If you read the paper, watch TV, listen to the radio or use the Internet, it’s been tough to avoid SOPA recently. (If you don’t, well, you’re probably hand-writing angry missives in a cabin and not reading this.) What we’ve seen thus far are two widely-popular, well-funded industries passionately going toe-to-toe with one another, with one widely-unpopular but well funded group of politicians playing referee. After some low blows, eye gouging and hair pulling, the anti-SOPA team has prevailed, at least temporarily.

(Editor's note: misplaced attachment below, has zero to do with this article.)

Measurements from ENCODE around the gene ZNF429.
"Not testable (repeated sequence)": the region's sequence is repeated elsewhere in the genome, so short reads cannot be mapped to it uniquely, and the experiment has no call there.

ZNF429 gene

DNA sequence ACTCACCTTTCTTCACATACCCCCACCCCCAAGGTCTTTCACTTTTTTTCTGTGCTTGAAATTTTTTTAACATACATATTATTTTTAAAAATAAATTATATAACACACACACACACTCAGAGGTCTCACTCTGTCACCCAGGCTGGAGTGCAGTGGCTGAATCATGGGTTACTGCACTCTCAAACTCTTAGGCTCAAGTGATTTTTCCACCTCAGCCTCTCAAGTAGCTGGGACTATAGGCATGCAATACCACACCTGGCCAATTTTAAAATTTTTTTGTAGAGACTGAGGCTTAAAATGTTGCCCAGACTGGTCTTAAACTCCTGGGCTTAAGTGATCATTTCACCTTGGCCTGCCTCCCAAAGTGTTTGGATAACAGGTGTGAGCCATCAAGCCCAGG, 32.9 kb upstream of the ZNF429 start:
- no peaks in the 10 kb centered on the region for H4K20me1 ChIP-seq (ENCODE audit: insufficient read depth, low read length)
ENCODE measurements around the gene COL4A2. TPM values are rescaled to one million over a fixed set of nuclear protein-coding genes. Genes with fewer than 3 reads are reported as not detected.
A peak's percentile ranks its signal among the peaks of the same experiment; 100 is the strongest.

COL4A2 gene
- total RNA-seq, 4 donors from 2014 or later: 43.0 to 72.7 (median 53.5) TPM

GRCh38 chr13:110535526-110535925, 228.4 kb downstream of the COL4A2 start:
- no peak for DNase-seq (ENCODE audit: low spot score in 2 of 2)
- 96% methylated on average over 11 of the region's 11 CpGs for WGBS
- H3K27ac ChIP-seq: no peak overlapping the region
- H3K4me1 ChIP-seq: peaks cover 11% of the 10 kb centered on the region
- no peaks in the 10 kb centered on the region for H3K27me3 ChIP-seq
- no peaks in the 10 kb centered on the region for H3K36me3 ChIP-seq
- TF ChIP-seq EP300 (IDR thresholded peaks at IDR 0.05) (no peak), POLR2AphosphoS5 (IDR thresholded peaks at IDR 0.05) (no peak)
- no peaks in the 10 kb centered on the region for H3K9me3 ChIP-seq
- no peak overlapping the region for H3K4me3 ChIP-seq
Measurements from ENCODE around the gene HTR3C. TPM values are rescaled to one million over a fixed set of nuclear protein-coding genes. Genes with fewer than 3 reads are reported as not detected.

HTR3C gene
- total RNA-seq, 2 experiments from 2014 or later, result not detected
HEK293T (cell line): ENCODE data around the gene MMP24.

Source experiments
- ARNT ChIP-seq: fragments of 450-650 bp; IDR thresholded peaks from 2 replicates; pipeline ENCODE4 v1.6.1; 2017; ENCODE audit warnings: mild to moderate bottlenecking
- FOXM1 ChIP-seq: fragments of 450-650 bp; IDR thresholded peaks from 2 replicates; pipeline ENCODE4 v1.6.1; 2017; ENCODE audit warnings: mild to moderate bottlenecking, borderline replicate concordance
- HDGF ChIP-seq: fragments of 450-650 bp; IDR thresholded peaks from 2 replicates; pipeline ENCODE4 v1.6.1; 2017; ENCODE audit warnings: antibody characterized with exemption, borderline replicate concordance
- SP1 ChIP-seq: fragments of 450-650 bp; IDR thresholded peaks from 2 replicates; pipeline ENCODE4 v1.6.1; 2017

Unfortunately, after listening to both sides of the debate, I’m convinced the vast majority of the debaters and their audience lacked a strong understanding of exactly what SOPA says and what its true implications would be. Because we’re dealing with powerful industries with enormous soap boxes, the majority of the “discussions” presented to the public have been severely slanted by the presenter’s personal stake in the contest. As with most heated political topics, this is great for sound-bites and overbroad, black-and-white ways of looking at things, but not so great if you actually want to understand the proposed legislation. So as any good humanitarian should do, I’m going to attempt to sum it up from a relatively-neutral legal perspective. Even if SOPA itself is no longer on the table (for now), the fight it started can give us insight into the sides’ respective concerns and the future skirmishes we’re likely to see.
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